Halema’uma’u Crater / Kilauea Caldera

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Bridal Veil Falls (Telluride, Colorado)


Bridal Veil Falls
Telluride, Colorado

One of the spectacular beauties of Telluride are the stunning Bridal Veil Falls. A towering water fall dropping 365 feet at the end of the box canyon overlooking Telluride. Hiking and off road trails pass by the falls and there resides a power plant at its top. During the winter the frozen falls create a otherworldly art form. Atop the falls is a house owned by Eric Jacobson who restored the power plant. This plant provides for over 25 percent of Telluride’s need for energy. In the 1990s the falls were opened to ice climbers but since it regained private property status again that changed. The area around the falls is subject to avalanche and environmental conditions. Reaching the top can be challenging at times. The falls are awe inspiring and definitely a great viewpoint. On our 5/31/09 visit, we were unable to make it up to them and could only admire Bridal Veils from afar, but that was far worth the inspiration. Someday I hope to climb up to them and enjoy close-up.




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Shenandoah National Park

Shenandoah National Park
Shenandoah National Park

Shenandoah National Park* http://www.nps.gov/shen/ * Shenandoah National Park, 3655 US Hwy 211 East, Luray, Virginia 22835 * 540.999.3500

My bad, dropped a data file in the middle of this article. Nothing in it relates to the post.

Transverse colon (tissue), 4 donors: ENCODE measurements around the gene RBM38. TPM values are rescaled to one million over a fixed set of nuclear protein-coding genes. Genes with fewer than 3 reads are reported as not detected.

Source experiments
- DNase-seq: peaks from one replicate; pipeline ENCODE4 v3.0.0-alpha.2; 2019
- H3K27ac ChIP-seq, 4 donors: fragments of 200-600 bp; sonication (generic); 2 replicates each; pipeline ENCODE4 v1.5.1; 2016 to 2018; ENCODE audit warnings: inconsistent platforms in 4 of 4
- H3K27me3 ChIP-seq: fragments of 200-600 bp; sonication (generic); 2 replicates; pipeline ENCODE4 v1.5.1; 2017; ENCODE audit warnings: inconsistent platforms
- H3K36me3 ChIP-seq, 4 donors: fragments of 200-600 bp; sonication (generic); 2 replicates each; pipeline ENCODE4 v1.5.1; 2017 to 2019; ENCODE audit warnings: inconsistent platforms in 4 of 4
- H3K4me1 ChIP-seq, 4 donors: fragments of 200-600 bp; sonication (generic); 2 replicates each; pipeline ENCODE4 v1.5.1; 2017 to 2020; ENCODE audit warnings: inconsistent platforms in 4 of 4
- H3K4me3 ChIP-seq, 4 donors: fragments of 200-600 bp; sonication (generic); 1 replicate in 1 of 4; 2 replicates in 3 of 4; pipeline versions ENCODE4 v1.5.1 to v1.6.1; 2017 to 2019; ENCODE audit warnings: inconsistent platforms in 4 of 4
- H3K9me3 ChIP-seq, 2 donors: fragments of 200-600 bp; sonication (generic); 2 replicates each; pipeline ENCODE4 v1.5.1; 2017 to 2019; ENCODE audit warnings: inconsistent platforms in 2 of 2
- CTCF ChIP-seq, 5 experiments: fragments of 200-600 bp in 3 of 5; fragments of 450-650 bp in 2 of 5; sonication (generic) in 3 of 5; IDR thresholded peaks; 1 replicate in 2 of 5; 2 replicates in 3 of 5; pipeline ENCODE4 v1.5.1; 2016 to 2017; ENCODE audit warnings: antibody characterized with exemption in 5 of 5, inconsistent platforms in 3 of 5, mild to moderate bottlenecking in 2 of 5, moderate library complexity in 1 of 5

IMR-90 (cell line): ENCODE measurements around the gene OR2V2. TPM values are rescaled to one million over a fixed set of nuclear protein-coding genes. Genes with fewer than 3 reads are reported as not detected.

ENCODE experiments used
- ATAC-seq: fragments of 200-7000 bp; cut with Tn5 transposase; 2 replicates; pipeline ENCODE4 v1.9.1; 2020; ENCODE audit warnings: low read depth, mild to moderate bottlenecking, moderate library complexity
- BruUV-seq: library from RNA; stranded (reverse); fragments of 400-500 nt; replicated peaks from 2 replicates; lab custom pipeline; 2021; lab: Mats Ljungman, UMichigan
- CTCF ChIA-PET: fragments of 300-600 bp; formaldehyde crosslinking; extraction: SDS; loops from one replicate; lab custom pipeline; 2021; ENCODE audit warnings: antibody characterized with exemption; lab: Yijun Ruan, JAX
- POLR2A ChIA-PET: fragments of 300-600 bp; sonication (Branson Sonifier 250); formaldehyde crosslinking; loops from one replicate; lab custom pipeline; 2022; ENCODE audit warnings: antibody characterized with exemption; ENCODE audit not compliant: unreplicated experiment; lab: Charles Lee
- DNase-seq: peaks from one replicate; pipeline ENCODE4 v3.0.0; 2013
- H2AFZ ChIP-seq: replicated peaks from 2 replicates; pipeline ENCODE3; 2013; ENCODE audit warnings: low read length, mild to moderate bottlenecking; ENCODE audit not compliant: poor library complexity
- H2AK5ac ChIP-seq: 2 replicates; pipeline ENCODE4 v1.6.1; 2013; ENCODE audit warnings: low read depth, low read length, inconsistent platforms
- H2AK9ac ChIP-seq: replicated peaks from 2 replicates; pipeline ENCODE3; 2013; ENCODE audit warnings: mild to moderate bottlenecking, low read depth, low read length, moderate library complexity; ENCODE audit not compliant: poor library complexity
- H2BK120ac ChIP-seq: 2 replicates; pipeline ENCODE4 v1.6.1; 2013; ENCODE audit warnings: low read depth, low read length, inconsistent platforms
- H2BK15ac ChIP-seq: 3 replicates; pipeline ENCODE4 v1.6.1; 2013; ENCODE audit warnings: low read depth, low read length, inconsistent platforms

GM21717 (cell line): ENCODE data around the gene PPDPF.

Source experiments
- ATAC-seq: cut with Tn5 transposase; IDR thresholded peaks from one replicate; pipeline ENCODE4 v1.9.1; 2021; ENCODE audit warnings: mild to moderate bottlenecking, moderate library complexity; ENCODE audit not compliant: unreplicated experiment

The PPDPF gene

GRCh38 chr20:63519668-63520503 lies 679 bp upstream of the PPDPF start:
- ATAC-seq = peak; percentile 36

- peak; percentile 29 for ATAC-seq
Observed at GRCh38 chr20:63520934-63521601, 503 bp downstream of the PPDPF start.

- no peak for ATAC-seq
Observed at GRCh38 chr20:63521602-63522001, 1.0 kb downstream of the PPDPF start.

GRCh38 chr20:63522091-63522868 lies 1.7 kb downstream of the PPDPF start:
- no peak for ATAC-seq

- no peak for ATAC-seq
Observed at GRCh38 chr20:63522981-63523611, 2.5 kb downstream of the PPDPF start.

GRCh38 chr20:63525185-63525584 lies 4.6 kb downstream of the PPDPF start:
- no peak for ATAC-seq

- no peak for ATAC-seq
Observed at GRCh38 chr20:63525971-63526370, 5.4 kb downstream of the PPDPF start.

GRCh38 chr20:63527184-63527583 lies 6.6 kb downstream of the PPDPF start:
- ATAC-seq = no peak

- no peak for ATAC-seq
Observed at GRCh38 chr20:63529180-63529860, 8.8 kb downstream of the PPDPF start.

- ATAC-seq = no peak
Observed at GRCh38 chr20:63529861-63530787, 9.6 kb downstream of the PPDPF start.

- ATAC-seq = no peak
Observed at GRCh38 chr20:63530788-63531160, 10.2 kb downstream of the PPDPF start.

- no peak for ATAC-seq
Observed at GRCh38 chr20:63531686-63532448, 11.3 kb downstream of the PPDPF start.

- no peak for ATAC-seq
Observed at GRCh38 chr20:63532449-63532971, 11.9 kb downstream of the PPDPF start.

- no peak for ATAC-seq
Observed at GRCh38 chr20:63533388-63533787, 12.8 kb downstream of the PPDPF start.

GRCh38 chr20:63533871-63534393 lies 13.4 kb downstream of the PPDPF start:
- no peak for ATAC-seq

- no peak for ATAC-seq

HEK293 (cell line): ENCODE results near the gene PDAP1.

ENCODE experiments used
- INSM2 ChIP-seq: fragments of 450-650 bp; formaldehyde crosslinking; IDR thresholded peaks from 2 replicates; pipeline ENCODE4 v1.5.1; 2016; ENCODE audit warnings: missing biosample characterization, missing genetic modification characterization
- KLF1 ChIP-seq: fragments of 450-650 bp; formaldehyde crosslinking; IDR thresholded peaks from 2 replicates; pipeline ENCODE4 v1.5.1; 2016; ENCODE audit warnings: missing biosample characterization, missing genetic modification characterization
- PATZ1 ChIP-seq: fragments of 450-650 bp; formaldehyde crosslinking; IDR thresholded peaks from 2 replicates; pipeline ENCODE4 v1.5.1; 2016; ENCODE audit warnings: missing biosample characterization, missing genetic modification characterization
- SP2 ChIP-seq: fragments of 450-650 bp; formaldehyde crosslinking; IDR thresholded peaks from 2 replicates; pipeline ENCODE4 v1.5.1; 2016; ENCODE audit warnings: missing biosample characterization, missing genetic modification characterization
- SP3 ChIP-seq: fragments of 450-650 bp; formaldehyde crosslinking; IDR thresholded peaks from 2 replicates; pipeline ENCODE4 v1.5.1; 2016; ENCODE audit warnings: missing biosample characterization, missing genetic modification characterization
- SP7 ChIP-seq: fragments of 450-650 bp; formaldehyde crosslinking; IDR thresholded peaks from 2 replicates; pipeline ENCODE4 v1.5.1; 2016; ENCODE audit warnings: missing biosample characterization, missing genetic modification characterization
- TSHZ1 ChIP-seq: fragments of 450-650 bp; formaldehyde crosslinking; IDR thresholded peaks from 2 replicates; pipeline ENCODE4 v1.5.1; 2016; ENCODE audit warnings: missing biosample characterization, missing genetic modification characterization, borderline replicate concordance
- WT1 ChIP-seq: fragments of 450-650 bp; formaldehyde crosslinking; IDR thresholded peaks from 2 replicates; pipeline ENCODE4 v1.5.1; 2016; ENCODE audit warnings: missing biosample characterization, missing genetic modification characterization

What a beautiful day for a beautiful drive through Shenandoah National Park. Having roughly 1/2 a day to explore, I decided to drive from the Front Ryal (North) Entrance Station down to Big Meadows (Dark Hollow Falls) and then make my way down hwy 33 at Swift Run Gap back towards civilization. I figured a nice day hike and absorbing the panoramic overlooks would be a nice afternoon in the park, and I was right. Much natural beauty, scenic overlooks, abundant wildlife, and fabulous hiking trails. There are Park service gift shops and information centers all along the route as well as places where you can get food. The scenic roadway, also known as “Skyline Drive” follows the crest of the Blue Ridge Mountains for 105 miles. The National Park empties out on its southern entrance into the Blue Ridge Parkways which stretches 469 miles to the Great Smoky Mountains National Park. Skyline Drive is a narrow mountain road with beautiful vistas and wildflowers along the shoulders and hosts over 75 scenic overlooks with each of their own unique panoramas. Shenandoah hosts over 500 miles of trails for the hiker – detailed maps can be obtained at the visitor centers and www.snpbooks.org or downloaded from the above Park Service link. The park like all parks are a sanctuary and home to numerous plants, animals, and historic objects. Excellent park, will definitely be back. Rating: 5 stars out of 5. Visited 5/23/08.

view from Skyline Drive
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George Washington Memorial Parkway

side park off GW

George Washington Memorial Parkway* http://www.nps.gov/gwmp/ * Washington, D.C.

Often nicknamed “The Road to Adventure” which was suitable as it gave me my route out of D.C. to the famous Shenandoah National Park. Locals call it “GW Parkway”. This memorial parkway is managed by the National Park Service and was designed as a gateway and greenway for the Nation’s capital. Most of the natural areas on the Parkway have no admission fee, though Great Falls Park does. The CIA’s headquarters are also in the Parks. The parkway is located mostly in Northern Virginia though a small section passes over Columbia Island which is within the District of Columbia. Its joined by Washington Street (SR 400) in Alexandria, Virginia; then runs with Clara Barton Parkway that runs on the opposite side of the Potomac River in DC and Motgomery County, Maryland. There was a fourth section planned but it was never built.

overlooking the Potomac